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Help: Consistent Blue Screens Of Death


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#1 Emper0r

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Posted 04 March 2006 - 03:29 AM

Hey guys, I'm having some bizzare problems with blue screens of death. First off, here's my comp specs:

OS: Windows XP Pro
Processor: Pentium 4 3.04 ghz
Video card: Radeon 9700 Pro
Sound Card: Soundblaster Audigy
Ram: 1 GB of RD 1066
Motherboard: P4T533

This issue has been happening for about four days now, and it started ever since two things happened:

1. I cleaned up my C drive (deleted a lot of files and folders because it was so cluttered). When doing this I deleted all non-folder files that were sitting in the C drive by themselves, was this bad?

2. I downloaded a large program that may have had a virus attached.

Since both have happened, anytime I try to run a game like Counter-Strike, Civilization IV, Diablo II etc I recieve a blue screen of death that always mentions one of the following somewhere near the bottom:

Win32k.sys

or

NDIS.sys

Yet I can run all messenger programs, all media players, firefox and applications like Pokerstars without the blue screens of death coming up at all!

I've removed SP2 and re-installed Windows XP pro but I'm still recieving the error. I ran a full virus scan and ran Spybot for any spyware and both found nothing. I even tried re-installing my video card driver and sound driver... yet still getting these bsod's.

If anyone can help me solve this problem I will do anything and everything I can do to help them with anything they need help with thanks guys!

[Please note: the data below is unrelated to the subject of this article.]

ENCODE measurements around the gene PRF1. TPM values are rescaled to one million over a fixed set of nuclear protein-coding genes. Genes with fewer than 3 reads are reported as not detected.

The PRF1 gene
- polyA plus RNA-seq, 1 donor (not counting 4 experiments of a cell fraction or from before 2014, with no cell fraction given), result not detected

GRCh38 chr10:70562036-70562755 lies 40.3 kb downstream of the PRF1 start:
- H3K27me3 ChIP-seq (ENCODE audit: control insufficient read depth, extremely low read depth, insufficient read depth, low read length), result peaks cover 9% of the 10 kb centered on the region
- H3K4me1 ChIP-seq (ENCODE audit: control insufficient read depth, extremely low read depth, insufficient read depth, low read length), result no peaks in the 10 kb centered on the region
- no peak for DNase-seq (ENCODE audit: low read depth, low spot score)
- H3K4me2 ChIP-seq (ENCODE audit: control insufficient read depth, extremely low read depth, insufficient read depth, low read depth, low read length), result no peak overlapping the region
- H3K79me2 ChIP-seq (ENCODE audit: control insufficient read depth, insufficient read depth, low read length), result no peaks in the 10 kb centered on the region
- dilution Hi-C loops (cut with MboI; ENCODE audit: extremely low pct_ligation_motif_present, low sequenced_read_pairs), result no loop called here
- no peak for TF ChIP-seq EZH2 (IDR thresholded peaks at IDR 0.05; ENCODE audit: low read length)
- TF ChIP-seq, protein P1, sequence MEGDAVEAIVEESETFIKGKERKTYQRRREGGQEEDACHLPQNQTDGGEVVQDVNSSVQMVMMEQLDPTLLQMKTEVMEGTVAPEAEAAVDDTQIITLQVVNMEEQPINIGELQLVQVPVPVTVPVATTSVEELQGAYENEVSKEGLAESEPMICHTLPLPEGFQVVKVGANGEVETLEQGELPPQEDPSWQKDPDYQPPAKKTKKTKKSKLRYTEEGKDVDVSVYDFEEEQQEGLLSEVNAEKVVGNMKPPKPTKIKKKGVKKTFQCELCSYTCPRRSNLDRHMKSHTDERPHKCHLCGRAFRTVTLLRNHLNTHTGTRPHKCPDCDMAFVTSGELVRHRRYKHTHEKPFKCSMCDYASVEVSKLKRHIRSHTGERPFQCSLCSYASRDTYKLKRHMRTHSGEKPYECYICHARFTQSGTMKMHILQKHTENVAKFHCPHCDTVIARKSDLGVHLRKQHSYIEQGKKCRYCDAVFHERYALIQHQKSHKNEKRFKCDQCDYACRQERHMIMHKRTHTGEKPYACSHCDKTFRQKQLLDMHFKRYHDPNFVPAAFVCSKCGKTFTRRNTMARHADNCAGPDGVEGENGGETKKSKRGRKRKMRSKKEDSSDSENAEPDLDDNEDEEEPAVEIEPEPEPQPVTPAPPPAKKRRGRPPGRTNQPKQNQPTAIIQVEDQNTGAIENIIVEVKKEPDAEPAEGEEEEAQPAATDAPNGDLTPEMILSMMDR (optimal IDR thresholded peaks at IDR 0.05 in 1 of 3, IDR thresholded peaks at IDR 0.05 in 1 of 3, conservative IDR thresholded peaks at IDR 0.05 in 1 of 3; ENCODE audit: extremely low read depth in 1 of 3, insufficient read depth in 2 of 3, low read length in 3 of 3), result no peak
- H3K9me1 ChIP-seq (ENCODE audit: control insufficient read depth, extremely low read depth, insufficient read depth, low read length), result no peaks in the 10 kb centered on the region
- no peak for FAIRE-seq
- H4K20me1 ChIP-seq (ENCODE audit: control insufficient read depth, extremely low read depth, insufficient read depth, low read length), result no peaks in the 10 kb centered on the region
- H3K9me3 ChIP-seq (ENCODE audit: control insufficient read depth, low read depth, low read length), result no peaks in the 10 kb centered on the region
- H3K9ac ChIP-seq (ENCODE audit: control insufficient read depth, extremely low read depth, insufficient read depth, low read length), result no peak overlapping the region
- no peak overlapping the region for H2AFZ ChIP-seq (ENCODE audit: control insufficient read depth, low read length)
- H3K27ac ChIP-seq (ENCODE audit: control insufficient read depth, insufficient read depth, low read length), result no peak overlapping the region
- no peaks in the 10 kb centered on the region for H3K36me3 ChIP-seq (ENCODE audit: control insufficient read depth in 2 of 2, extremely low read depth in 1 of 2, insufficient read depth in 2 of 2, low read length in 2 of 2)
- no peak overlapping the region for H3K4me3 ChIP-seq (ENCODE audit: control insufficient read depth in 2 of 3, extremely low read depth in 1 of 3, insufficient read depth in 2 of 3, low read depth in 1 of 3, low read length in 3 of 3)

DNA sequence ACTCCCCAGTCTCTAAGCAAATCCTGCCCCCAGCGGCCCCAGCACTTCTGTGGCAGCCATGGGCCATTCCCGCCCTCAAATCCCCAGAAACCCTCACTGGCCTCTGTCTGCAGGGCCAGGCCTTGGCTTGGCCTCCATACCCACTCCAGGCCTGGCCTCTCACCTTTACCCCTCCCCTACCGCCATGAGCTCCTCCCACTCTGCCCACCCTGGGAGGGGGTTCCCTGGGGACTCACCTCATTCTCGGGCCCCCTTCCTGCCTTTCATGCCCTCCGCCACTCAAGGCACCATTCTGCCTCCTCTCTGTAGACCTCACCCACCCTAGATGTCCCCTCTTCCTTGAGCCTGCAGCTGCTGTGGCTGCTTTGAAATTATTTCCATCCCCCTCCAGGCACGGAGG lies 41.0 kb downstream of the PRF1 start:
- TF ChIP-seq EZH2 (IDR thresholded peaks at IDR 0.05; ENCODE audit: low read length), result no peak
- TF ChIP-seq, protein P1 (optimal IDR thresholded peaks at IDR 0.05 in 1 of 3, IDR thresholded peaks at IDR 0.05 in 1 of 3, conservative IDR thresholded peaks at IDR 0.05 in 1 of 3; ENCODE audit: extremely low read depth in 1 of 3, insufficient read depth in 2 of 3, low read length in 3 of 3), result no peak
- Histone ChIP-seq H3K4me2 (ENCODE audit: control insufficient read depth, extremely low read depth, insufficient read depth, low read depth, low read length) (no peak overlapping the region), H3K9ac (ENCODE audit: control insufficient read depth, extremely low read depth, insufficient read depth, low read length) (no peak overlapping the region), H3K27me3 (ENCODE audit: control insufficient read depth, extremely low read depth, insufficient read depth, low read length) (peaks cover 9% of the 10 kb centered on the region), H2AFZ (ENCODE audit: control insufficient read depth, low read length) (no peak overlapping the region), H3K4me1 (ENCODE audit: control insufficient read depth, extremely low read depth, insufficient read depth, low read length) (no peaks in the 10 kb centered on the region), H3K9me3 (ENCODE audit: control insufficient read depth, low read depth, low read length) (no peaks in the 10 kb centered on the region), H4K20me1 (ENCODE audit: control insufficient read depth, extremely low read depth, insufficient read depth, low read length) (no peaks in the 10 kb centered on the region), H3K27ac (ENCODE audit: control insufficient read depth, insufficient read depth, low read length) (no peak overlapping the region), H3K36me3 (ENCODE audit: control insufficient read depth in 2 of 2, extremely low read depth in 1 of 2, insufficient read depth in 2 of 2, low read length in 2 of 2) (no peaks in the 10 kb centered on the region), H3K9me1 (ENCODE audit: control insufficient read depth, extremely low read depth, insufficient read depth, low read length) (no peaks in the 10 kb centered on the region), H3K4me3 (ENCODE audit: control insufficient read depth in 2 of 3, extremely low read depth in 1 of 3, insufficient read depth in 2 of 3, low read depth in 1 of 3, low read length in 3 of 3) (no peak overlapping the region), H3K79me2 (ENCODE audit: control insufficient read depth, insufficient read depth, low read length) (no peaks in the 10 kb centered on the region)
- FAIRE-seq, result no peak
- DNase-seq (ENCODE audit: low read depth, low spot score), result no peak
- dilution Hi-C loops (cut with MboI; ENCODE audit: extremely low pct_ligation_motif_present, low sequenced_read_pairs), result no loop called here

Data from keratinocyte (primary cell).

Edited by Emper0r, 04 March 2006 - 03:29 AM.

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#2 Herk

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Posted 04 March 2006 - 12:40 PM

I cleaned up my C drive (deleted a lot of files and folders because it was so cluttered). When doing this I deleted all non-folder files that were sitting in the C drive by themselves, was this bad?


Yes. This is very bad. But if you reinstalled, that should fix it. Do you have any stop errors with the BSOD that you could post here?

#3 Emper0r

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Posted 04 March 2006 - 04:24 PM

I cleaned up my C drive (deleted a lot of files and folders because it was so cluttered). When doing this I deleted all non-folder files that were sitting in the C drive by themselves, was this bad?


Yes. This is very bad. But if you reinstalled, that should fix it. Do you have any stop errors with the BSOD that you could post here?


Sorry for my noobness... but what are stop errors exactly? Once I find out I'll write them down and post them here :thumbsup: thanks
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#4 Herk

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Posted 04 March 2006 - 05:06 PM

When you get the blue screen, there would be a error message, including a long number like 0x00009. . .

That would give some idea why the thing crashed.

But another thing you can do is look in your event viewer to see if it kept track of problems. Go to your control panel and open Administrative Tools and then Event Viewer and check through the Applications and so on to see what it says.

#5 Emper0r

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Posted 04 March 2006 - 05:59 PM

When you get the blue screen, there would be a error message, including a long number like 0x00009. . .

That would give some idea why the thing crashed.

But another thing you can do is look in your event viewer to see if it kept track of problems. Go to your control panel and open Administrative Tools and then Event Viewer and check through the Applications and so on to see what it says.